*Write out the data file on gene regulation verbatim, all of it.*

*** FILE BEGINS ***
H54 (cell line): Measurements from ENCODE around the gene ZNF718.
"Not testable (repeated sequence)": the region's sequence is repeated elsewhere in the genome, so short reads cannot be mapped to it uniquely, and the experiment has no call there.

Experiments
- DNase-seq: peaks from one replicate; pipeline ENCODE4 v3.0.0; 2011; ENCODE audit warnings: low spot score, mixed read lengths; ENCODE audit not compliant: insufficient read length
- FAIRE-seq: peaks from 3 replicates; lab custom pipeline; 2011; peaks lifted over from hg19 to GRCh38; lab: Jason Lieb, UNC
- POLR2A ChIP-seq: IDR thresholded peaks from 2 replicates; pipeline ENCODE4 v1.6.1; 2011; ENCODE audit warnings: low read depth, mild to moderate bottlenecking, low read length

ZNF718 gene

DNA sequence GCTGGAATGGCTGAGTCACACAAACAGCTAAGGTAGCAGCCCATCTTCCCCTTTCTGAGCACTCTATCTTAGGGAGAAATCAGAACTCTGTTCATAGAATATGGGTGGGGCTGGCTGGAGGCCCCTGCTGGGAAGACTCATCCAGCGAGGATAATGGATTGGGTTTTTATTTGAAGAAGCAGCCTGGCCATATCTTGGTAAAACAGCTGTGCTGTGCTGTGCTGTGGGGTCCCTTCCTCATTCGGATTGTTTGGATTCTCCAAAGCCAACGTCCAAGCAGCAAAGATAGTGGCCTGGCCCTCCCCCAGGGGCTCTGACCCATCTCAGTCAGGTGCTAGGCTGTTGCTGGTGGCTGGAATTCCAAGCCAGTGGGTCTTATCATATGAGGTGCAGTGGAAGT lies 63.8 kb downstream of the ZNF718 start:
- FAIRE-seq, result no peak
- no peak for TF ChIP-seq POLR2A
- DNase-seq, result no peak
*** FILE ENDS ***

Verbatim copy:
H54 (cell line): Measurements from ENCODE around the gene ZNF718.
"Not testable (repeated sequence)": the region's sequence is repeated elsewhere in the genome, so short reads cannot be mapped to it uniquely, and the experiment has no call there.

Experiments
- DNase-seq: peaks from one replicate; pipeline ENCODE4 v3.0.0; 2011; ENCODE audit warnings: low spot score, mixed read lengths; ENCODE audit not compliant: insufficient read length
- FAIRE-seq: peaks from 3 replicates; lab custom pipeline; 2011; peaks lifted over from hg19 to GRCh38; lab: Jason Lieb, UNC
- POLR2A ChIP-seq: IDR thresholded peaks from 2 replicates; pipeline ENCODE4 v1.6.1; 2011; ENCODE audit warnings: low read depth, mild to moderate bottlenecking, low read length

ZNF718 gene

DNA sequence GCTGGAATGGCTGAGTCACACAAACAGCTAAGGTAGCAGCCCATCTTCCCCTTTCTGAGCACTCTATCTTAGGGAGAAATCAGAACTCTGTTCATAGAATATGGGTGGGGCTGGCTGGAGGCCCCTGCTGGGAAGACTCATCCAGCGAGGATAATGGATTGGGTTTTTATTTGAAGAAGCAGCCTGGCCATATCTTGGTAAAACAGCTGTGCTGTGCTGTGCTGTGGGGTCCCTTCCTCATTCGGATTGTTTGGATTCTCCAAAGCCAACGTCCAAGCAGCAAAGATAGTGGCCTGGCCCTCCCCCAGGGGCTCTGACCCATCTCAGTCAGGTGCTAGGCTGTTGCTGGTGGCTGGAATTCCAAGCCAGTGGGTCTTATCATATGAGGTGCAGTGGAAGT lies 63.8 kb downstream of the ZNF718 start:
- FAIRE-seq, result no peak
- no peak for TF ChIP-seq POLR2A
- DNase-seq, result no peak